My understanding is that we get to be in the middle of the production for Gooseberry. It is an opportunity to either sit on the sidelines, watch what is being done and learn from what is observed and through access to files that you can examine and try for yourself. It is also an incredible door that is being opened to the Blender community to find ways to participate if they so desire. Does it mean the work you do will be used? I wouldn’t think it’s necessarily a done deal, but it puts your idea in front of the teams and it COULD be used. Think of that. How many films of any kind invite participation with the possibility of your work ending up as part of the production?

    So you get to learn, you get to use, you get to participate…damn, I’m excited. I’ve already been watching some of the training that has been made available and have learned from it. I’m trying to hone my skills. Having access to the assets to study, the training related to the films, insights into how the project workflows worked plus the opportunity to see this new production with so many great teams working on them is well worth the bit of money for the cloud.

    As to the argument of about creations existing only on the cloud and losing access through technical or monetary means is not incorrect, however, technical problems get resolved, the monetary ones are your own responsibility, but moreover, no knowledgable person or company, that I know of, would ever put their eggs all in one basket. The cloud would be for the purpose of all the teams and cloud members to have access, so that there is less hiccup in getting assets to those who need to continue their part of the work on the project in a timely manner. You would always, hopefully, have backups of all your work on your own computer or hard drives.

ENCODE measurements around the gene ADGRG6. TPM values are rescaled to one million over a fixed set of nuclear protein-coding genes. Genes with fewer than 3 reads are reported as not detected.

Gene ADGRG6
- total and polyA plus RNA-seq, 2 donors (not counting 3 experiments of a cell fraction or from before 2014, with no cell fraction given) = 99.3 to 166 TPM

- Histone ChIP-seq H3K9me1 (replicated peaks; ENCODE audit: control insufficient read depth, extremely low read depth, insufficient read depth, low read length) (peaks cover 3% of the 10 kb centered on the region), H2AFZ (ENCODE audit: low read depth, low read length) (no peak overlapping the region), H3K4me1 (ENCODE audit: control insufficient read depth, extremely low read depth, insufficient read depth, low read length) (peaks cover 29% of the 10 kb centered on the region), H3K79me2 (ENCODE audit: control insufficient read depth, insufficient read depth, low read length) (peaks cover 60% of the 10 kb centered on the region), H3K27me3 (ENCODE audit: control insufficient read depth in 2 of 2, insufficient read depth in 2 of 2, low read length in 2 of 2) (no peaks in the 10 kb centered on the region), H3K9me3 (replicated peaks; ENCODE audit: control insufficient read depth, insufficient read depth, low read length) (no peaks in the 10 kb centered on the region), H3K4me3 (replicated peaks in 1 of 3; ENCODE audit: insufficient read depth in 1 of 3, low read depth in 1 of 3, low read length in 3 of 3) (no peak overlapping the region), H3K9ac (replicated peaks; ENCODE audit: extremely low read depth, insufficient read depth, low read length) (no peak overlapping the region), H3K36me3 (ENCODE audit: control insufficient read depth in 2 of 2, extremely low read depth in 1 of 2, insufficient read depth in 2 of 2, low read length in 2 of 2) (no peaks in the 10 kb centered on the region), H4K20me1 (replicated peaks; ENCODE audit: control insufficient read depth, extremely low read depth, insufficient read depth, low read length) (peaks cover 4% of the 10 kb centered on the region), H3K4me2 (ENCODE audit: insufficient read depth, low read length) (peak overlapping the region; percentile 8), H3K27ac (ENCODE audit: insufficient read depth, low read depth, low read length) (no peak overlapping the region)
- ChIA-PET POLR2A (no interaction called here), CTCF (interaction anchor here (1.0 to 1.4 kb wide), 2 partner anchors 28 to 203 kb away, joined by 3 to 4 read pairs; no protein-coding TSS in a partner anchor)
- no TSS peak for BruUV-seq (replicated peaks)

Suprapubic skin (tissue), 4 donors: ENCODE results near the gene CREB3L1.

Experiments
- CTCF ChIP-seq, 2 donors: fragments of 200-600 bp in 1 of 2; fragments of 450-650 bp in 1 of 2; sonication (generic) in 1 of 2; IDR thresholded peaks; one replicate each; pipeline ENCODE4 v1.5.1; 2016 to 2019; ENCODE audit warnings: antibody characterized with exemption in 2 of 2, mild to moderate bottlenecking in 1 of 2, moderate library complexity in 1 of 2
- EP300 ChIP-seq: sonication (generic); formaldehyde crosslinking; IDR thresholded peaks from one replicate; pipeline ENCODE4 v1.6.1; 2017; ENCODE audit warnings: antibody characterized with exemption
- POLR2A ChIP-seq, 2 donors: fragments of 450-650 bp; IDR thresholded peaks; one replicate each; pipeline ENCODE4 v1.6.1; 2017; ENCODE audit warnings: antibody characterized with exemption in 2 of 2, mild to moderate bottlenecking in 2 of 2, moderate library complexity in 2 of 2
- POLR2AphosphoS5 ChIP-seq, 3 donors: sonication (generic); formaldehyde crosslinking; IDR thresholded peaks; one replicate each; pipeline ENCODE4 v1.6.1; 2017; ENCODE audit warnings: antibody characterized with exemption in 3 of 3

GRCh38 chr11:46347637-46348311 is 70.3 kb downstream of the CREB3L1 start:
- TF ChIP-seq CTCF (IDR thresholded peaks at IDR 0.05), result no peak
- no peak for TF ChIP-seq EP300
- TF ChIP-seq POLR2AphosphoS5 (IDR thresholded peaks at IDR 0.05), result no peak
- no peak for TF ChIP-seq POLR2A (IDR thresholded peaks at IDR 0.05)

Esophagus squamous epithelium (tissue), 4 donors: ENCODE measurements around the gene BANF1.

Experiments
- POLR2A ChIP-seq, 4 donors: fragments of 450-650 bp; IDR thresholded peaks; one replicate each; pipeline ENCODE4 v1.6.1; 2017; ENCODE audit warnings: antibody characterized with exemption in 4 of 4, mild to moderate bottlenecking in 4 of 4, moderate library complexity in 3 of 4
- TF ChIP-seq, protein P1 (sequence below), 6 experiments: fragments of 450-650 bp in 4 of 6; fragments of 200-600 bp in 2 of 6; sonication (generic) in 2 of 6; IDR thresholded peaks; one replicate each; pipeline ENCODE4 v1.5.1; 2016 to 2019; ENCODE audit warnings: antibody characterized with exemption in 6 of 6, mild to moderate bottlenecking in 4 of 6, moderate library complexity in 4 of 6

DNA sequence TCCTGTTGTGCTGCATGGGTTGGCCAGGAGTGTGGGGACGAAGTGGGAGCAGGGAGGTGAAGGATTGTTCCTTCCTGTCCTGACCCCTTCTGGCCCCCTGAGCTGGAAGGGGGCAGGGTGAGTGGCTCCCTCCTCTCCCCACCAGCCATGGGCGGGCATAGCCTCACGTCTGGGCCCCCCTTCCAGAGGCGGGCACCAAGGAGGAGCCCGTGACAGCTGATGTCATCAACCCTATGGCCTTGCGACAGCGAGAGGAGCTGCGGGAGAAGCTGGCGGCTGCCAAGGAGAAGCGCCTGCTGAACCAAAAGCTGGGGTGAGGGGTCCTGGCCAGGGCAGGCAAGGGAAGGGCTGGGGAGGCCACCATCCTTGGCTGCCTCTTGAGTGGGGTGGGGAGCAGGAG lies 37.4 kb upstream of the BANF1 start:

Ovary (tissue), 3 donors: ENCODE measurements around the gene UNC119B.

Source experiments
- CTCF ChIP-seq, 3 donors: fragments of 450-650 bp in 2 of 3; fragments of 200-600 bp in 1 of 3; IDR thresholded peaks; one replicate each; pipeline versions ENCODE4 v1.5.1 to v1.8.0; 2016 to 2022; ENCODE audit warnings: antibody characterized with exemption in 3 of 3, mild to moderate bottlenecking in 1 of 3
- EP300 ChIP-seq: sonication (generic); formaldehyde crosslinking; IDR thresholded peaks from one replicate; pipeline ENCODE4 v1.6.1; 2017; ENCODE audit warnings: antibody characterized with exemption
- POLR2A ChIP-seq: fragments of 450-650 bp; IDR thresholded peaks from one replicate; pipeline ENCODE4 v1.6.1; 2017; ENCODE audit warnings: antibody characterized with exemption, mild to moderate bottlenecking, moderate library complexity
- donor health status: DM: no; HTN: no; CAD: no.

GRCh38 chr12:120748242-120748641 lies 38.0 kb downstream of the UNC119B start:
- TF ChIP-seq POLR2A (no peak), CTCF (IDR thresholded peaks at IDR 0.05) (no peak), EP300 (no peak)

I hope others will see the ready value of joining the cloud. It is immediate upon joining and the value is only going to increase as time goes on, in my very humble opinion.

    I wish you all the very best of luck. I’m a very happy cloud member.
    ~Cris

  3. If you were keeping your work exclusively on blender-cloud, then you’re not doing it right. The cloud is surely for backup, sharing and collaboration, not for storing canonical reference copies of your own work.

    I’m also a amateur/hobbyist with only a couple of years experience and having looked through the Sintel open-movie data this month I learned incredible amounts about the mistakes I was making and better ways to build things.

    I’m looking forward to getting to watch that happen in more detail, as it evolves over the next 18 months, for the Gooseberry project. Learning more. Seeing how the most talented and experienced modelers and animators do stuff.